Some of the court officers groan.

JH: I get the eye-rolls. Some of them like it, some of them don’t.

At another point in the interview I brought up perhaps Hubert’s most high-profile time as a private practice lawyer, in 1994, when he represented Jeffrey McClain, who accused Pelham police of roughing him up and calling him racial epithets while he was in custody. Hubert at first dimly remembered the incident, before launching into the story of the case, in vivid detail. The case was closed in 1996 after both parties reached a settlement.

JH: That’s a blast from the past. What happened to him? He got beat up in Pelham. It was ultimately settled — he died. He died during the pendency of the case. He was on his deathbed and they had offered to settle the case. It was clear he was not going to make the trial date. And he told me to settle the case, and I settled it. As he put it, “Just get enough to put me in the ground and get a little for my kids.”

He had been charged with possession of a controlled substance —a Class A misdemeanor in New Rochelle. And he didn’t show up for court. I wasn’t his lawyer [then]. And they issued what was called a bench warrant for his failure to appear. And then one day, he was staying at his father’s place which was on the border between New Rochelle and Pelham, and he walked down the street, crossing from New Rochelle into Pelham, and the cop rolls up to him — the Pelham cop rolls up to him — and he says, “Are you Jeffrey McClain?” And he says, “Yeah,” at which point [the cop] says, “Come here,” and Jeff says, “No,” and runs away, runs back into New Rochelle, hops over a fence or something like that and runs into his father’s apartment, and hides under the bed. The Pelham cop calls New Rochelle, because he can’t make the arrest in New Rochelle and New Rochelle comes, and they all go in, and they arrest him.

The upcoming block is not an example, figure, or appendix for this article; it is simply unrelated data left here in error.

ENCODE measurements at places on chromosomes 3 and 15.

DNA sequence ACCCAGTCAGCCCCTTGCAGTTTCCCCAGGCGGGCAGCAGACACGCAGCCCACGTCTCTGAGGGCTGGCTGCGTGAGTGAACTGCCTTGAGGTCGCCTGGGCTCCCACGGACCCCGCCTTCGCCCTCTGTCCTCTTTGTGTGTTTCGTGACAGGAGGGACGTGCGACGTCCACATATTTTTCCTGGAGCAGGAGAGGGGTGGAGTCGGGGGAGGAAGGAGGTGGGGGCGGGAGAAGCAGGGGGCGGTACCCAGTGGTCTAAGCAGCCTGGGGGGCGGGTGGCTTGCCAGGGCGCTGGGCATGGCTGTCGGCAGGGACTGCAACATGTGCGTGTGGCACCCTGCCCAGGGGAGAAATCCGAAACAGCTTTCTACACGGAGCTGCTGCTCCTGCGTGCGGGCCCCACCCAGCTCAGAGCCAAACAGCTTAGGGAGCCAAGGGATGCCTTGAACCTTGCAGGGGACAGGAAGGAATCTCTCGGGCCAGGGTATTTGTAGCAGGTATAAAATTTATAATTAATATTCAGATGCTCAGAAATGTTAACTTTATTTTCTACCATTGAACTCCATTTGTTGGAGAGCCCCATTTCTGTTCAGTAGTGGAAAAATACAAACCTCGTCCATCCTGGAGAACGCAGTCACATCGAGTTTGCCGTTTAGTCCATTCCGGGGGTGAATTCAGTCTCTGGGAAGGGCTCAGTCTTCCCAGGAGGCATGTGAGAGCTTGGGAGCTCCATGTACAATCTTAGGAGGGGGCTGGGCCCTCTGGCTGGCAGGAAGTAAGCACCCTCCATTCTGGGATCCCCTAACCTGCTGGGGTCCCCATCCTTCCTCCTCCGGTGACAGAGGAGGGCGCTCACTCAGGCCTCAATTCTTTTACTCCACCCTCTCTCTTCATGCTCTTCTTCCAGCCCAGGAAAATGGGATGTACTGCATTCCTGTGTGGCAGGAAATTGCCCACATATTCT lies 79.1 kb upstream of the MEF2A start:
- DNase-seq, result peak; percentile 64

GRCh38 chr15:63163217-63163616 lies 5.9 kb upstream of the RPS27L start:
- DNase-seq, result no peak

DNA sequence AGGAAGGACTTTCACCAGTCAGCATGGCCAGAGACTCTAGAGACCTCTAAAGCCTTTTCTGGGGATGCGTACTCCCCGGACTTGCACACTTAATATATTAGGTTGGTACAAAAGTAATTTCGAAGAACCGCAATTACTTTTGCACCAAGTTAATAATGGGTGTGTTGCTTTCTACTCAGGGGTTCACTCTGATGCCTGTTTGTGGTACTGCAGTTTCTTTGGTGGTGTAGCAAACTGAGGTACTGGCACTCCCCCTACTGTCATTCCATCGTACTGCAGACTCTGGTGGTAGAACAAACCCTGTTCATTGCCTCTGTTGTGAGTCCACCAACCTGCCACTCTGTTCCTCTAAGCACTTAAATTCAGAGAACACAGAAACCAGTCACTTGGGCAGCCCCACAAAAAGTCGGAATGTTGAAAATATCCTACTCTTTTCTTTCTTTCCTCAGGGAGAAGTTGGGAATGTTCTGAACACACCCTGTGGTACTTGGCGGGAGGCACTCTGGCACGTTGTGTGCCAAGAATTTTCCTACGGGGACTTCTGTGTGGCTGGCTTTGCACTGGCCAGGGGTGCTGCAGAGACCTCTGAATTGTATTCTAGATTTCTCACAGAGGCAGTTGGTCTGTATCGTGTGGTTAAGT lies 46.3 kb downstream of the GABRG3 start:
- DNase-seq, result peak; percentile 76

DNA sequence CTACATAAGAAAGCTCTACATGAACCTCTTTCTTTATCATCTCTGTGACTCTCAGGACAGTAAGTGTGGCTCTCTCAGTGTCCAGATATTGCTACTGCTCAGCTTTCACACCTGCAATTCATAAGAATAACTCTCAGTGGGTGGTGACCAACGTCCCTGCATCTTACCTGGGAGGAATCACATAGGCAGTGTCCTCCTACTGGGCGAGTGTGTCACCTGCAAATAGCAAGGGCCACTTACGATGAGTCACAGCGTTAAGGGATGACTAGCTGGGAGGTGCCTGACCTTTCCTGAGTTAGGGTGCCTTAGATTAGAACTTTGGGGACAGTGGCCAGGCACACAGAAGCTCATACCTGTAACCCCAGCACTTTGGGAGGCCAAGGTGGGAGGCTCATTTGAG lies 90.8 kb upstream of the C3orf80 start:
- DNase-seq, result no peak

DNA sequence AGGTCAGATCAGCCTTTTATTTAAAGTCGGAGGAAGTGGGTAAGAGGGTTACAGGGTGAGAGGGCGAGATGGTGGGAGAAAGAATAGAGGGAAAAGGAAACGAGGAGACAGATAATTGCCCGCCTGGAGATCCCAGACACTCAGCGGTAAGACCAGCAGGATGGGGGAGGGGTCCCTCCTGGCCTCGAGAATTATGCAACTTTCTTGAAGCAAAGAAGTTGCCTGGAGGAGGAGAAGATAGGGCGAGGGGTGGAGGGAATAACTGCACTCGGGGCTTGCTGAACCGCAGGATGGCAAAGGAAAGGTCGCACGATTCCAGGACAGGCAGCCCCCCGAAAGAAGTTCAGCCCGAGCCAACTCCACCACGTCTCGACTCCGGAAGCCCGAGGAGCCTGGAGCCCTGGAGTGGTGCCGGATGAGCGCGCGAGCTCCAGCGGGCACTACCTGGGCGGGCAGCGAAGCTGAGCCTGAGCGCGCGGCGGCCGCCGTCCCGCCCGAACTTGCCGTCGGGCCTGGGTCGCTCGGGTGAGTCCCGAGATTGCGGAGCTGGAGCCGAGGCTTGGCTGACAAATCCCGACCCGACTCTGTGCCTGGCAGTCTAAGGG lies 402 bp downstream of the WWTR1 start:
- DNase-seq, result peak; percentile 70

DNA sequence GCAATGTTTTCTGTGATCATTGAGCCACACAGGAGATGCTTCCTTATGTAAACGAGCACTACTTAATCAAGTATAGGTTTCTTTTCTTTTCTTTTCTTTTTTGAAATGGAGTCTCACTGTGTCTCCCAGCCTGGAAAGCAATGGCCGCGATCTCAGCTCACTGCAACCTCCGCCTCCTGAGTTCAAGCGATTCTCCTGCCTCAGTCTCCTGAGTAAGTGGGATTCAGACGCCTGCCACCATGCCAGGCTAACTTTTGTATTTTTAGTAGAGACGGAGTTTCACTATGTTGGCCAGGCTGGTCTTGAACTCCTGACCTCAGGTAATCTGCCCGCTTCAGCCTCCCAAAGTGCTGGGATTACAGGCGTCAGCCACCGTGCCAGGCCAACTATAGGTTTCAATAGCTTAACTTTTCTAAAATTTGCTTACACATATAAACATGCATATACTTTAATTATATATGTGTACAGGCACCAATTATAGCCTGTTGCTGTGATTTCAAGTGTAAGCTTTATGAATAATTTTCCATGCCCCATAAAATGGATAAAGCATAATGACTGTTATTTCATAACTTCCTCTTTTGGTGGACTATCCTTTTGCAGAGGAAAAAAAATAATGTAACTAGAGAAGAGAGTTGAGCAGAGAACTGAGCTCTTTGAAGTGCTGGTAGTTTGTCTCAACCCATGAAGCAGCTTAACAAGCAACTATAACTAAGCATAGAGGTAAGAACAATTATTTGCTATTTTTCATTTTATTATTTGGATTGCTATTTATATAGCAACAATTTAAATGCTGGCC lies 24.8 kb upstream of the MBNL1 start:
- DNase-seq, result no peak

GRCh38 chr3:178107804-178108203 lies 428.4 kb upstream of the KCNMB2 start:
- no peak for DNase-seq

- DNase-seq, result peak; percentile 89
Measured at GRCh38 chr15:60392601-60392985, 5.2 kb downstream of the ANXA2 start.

What got the legal action going was two things. First and foremost, New Rochelle, instead of taking him back to New Rochelle on the warrant, and bringing him to the judge on the warrant, and doing whatever they were supposed to do, lock him up, whatever they were going to do, they give him to the Pelham officer to drive him back to Pelham.

Probably because he was steamed that he didn’t get him originally.

JH: That was certainly true. But, even if they would’ve arrested him and transported him to the Pelham precinct, New Rochelle would’ve still needed to bring him to New Rochelle. He was going to end up in New Rochelle one way or another. There was nothing to clear. He hadn’t violated the law in Pelham.

He had run away from the cop, though?

JH: Maybe, maybe. But here’s the thing, they go back to the Pelham station house and they take him inside. He’s not charged or booked with any offense in Pelham. And the cop takes him into the back, and, according to my client, he is beaten up. He ended up in the hospital for three days.

Or, they would say, that he beat himself up.